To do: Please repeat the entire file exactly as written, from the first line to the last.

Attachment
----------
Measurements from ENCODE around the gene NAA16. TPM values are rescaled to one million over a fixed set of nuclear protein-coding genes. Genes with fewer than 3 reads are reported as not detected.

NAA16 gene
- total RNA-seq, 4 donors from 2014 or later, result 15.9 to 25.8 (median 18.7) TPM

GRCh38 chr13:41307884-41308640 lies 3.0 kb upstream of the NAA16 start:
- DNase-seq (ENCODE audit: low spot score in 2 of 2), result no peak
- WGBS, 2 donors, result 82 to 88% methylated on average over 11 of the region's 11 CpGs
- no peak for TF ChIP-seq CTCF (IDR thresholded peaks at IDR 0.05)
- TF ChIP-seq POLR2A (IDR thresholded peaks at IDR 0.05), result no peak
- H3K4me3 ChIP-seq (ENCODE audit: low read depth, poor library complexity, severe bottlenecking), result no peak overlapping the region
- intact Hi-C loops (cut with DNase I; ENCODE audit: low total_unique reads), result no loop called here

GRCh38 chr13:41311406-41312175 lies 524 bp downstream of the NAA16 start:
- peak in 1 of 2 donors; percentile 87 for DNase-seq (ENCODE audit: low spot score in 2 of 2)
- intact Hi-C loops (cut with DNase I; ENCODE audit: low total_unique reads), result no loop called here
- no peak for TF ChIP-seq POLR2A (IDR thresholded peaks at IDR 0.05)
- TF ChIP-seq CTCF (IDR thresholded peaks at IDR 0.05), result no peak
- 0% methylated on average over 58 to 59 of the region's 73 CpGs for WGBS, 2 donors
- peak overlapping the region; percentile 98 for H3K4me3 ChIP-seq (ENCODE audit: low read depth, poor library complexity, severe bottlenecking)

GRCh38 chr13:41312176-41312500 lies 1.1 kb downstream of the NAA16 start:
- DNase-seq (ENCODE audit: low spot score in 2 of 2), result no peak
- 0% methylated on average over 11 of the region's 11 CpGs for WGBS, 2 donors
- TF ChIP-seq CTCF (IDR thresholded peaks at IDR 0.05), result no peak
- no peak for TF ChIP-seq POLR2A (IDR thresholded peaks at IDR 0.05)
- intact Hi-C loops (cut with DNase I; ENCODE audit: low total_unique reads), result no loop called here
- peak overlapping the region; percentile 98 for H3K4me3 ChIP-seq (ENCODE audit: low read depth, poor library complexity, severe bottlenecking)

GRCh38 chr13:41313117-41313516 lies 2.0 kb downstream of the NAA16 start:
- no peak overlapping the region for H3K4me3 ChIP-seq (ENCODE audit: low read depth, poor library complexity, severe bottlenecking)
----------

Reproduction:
Measurements from ENCODE around the gene NAA16. TPM values are rescaled to one million over a fixed set of nuclear protein-coding genes. Genes with fewer than 3 reads are reported as not detected.

NAA16 gene
- total RNA-seq, 4 donors from 2014 or later, result 15.9 to 25.8 (median 18.7) TPM

GRCh38 chr13:41307884-41308640 lies 3.0 kb upstream of the NAA16 start:
- DNase-seq (ENCODE audit: low spot score in 2 of 2), result no peak
- WGBS, 2 donors, result 82 to 88% methylated on average over 11 of the region's 11 CpGs
- no peak for TF ChIP-seq CTCF (IDR thresholded peaks at IDR 0.05)
- TF ChIP-seq POLR2A (IDR thresholded peaks at IDR 0.05), result no peak
- H3K4me3 ChIP-seq (ENCODE audit: low read depth, poor library complexity, severe bottlenecking), result no peak overlapping the region
- intact Hi-C loops (cut with DNase I; ENCODE audit: low total_unique reads), result no loop called here

GRCh38 chr13:41311406-41312175 lies 524 bp downstream of the NAA16 start:
- peak in 1 of 2 donors; percentile 87 for DNase-seq (ENCODE audit: low spot score in 2 of 2)
- intact Hi-C loops (cut with DNase I; ENCODE audit: low total_unique reads), result no loop called here
- no peak for TF ChIP-seq POLR2A (IDR thresholded peaks at IDR 0.05)
- TF ChIP-seq CTCF (IDR thresholded peaks at IDR 0.05), result no peak
- 0% methylated on average over 58 to 59 of the region's 73 CpGs for WGBS, 2 donors
- peak overlapping the region; percentile 98 for H3K4me3 ChIP-seq (ENCODE audit: low read depth, poor library complexity, severe bottlenecking)

GRCh38 chr13:41312176-41312500 lies 1.1 kb downstream of the NAA16 start:
- DNase-seq (ENCODE audit: low spot score in 2 of 2), result no peak
- 0% methylated on average over 11 of the region's 11 CpGs for WGBS, 2 donors
- TF ChIP-seq CTCF (IDR thresholded peaks at IDR 0.05), result no peak
- no peak for TF ChIP-seq POLR2A (IDR thresholded peaks at IDR 0.05)
- intact Hi-C loops (cut with DNase I; ENCODE audit: low total_unique reads), result no loop called here
- peak overlapping the region; percentile 98 for H3K4me3 ChIP-seq (ENCODE audit: low read depth, poor library complexity, severe bottlenecking)

GRCh38 chr13:41313117-41313516 lies 2.0 kb downstream of the NAA16 start:
- no peak overlapping the region for H3K4me3 ChIP-seq (ENCODE audit: low read depth, poor library complexity, severe bottlenecking)